The name "Pulte" and houses have been connected in Michigan for over six decades -- the building of houses, that is. But family scion Bill Pulte, 25, is going the other way. His Detroit Blight Authority is tearing down urban ruin. Emergency manager Kevyn Orr called for action on blight in his City of Detroit Proposal for Creditors released Friday. Crain's Detroit Business says Pulte is eyeing federal grant money to fund his nonprofit. He's getting help from Quicken Loans mogul Dan Gilbert.
Just how big is Detroit's blight problem? The EM report says some 78,000 abandoned and ruined structures exist in the city. Almost half are deemed dangerous. There are 66,000 blighted and vacant lots in city limits. There are 70 identified superfund sites. These are areas with uncontrolled hazardous or toxic waste that the Environmental Protection Agency identifies as needing cleaning. EPA Cleanups in My Community lists hazardous sites.
Detroit Blight Authority
Pulte has a five-step plan to eradicate Detroit blight. He told Crain's Detroit Business it could cost $500 million to $1.5 billion. In February, the group cleared over 200 lots in 10 blocks downtown around Eastern Market. Pulte has a second pilot area planned. He'll reveal the location at the end of the month. He promises to raze about 400 homes.
MSHDA $100M Demolition Grant
The U.S. Department of Treasury recently approved a Michigan State Housing Development Authority request to use up to $100 million to demolish 4,000 homes using unspent Hardest Hit Fund monies, says the Detroit Free Press. That fund was set up in 2010 to prevent foreclosure. Funding will be spent in Detroit, Pontiac, Flint, Grand Rapids, and Saginaw. Detroit Mayor Dave Bing has vowed to get 10,000 homes cleared in Detroit and hopes to get a good share of the blight funds. Pulte is hoping to get some of that money for his demolition. He was able to raze homes for about $5,000 each, half of what it costs the city and only a fraction of the Housing Development Authority's $25,000-per-home estimate. At Pulte's cost, significantly more area could be cleared.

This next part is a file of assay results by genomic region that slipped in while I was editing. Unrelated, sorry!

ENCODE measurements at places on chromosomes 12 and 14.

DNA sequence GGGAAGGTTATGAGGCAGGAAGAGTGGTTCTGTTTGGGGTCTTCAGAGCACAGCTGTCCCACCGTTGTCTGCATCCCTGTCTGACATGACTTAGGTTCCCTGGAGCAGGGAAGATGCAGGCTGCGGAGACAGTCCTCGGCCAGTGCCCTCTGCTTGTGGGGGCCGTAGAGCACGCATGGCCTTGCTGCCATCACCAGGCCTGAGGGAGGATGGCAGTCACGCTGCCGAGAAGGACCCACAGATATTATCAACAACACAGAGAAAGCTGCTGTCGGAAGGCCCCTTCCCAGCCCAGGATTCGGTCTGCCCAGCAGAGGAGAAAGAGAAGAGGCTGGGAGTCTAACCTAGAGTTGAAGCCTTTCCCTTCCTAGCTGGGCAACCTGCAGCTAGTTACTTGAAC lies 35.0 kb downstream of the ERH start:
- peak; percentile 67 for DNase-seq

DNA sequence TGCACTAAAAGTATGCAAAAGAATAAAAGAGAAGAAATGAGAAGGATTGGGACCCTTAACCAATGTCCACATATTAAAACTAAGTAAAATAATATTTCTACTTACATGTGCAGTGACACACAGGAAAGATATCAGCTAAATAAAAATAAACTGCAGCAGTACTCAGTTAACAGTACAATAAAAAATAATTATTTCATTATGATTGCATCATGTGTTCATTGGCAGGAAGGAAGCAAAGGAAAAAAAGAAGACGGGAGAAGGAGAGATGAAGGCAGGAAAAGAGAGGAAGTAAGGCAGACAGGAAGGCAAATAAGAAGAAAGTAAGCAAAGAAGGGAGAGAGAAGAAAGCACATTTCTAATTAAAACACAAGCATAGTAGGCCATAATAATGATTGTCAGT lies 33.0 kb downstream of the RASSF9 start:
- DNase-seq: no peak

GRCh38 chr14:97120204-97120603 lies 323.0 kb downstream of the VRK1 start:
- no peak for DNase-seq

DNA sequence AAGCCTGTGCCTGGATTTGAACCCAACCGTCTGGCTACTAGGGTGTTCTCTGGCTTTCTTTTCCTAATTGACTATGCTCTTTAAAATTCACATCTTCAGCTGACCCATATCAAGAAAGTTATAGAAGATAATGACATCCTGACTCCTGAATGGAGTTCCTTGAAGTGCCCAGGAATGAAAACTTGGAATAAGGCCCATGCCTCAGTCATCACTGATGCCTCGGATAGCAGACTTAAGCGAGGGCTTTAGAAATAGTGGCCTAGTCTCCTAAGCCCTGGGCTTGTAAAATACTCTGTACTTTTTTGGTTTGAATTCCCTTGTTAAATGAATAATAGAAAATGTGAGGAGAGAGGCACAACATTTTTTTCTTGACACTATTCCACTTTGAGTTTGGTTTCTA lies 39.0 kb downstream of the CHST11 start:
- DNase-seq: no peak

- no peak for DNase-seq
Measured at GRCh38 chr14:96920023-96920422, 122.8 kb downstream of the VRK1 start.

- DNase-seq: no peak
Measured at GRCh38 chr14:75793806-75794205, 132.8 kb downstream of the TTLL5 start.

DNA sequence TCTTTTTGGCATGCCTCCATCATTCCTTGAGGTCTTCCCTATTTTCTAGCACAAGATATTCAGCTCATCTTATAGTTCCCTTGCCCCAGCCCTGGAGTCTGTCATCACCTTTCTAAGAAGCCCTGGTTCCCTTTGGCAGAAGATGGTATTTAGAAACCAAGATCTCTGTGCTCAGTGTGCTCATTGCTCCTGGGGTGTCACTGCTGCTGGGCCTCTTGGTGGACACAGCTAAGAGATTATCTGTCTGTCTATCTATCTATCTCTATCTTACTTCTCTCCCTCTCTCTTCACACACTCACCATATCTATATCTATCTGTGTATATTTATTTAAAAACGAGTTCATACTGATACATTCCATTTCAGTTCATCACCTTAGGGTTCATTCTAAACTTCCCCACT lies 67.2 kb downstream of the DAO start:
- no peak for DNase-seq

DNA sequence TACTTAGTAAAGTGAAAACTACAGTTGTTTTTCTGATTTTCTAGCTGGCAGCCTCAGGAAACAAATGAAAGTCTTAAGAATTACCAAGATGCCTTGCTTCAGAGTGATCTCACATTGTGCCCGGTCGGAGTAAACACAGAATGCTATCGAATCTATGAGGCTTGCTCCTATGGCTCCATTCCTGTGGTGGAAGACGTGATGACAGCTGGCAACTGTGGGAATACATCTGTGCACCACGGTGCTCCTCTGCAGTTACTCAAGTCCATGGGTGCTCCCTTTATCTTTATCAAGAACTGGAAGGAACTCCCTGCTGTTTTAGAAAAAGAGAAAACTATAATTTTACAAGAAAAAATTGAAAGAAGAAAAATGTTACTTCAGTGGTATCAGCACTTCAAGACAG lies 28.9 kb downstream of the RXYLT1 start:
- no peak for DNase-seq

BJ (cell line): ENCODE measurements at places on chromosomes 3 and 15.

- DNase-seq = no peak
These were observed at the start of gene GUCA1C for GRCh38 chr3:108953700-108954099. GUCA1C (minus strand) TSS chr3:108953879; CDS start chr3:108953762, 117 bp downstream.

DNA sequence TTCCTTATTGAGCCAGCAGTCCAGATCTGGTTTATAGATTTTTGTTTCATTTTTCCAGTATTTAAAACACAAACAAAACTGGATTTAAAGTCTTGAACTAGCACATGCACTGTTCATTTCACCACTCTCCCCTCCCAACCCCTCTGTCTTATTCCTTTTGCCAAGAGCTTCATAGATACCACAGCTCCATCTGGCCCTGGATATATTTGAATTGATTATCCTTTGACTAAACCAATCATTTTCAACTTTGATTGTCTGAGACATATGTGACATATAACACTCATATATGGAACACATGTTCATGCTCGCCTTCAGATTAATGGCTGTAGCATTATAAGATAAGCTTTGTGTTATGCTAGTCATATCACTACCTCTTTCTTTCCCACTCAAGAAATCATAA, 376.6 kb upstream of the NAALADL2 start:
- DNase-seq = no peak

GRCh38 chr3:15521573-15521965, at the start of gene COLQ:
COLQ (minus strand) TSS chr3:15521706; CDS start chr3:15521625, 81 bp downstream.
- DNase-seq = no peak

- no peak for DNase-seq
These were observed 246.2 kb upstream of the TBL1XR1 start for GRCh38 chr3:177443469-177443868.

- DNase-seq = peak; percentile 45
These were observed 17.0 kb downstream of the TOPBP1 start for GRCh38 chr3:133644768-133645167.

Gilbert and Pulte
PulteGroup announced the end of May that it was pulling up Bloomfield Hills, Michigan, stakes, taking 300 jobs and moving to Atlanta. Many locals, including Gilbert, had harsh words for the company, says C & G News. The Pultes had pulled out of the company in 2010 when founding Pulte passed away. They expressed surprise over the move. But Gilbert offered to come alongside the Pulte demolitions effort, offering the nonprofit use of office space downtown, says Crain's Detroit Business.
I talked to Detroit social activist Rev. David Alexander Bullock about the city-wide razing of vacant properties. He expressed concern over the limited scope. "Demolition is seen as a silver bullet, but it should be part of a larger plan to rebuild."
An educator and Michigan native, Marilisa Sachteleben writes about issues in her home state's most pivotal city of Detroit.